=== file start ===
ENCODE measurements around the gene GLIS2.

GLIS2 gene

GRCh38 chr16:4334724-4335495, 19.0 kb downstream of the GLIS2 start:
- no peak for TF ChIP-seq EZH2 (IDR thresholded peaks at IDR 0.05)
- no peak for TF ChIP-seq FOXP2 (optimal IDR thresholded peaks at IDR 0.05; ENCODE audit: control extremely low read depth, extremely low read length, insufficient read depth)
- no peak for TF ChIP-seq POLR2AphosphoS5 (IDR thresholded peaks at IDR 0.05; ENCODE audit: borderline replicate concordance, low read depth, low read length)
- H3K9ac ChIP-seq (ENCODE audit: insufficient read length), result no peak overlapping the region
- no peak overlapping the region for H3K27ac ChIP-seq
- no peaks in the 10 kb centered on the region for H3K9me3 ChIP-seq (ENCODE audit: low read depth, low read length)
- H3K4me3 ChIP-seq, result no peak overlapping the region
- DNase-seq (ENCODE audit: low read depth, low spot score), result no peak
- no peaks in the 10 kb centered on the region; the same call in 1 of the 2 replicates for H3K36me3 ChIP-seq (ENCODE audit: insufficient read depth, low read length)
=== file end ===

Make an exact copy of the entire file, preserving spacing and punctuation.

ENCODE measurements around the gene GLIS2.

GLIS2 gene

GRCh38 chr16:4334724-4335495, 19.0 kb downstream of the GLIS2 start:
- no peak for TF ChIP-seq EZH2 (IDR thresholded peaks at IDR 0.05)
- no peak for TF ChIP-seq FOXP2 (optimal IDR thresholded peaks at IDR 0.05; ENCODE audit: control extremely low read depth, extremely low read length, insufficient read depth)
- no peak for TF ChIP-seq POLR2AphosphoS5 (IDR thresholded peaks at IDR 0.05; ENCODE audit: borderline replicate concordance, low read depth, low read length)
- H3K9ac ChIP-seq (ENCODE audit: insufficient read length), result no peak overlapping the region
- no peak overlapping the region for H3K27ac ChIP-seq
- no peaks in the 10 kb centered on the region for H3K9me3 ChIP-seq (ENCODE audit: low read depth, low read length)
- H3K4me3 ChIP-seq, result no peak overlapping the region
- DNase-seq (ENCODE audit: low read depth, low spot score), result no peak
- no peaks in the 10 kb centered on the region; the same call in 1 of the 2 replicates for H3K36me3 ChIP-seq (ENCODE audit: insufficient read depth, low read length)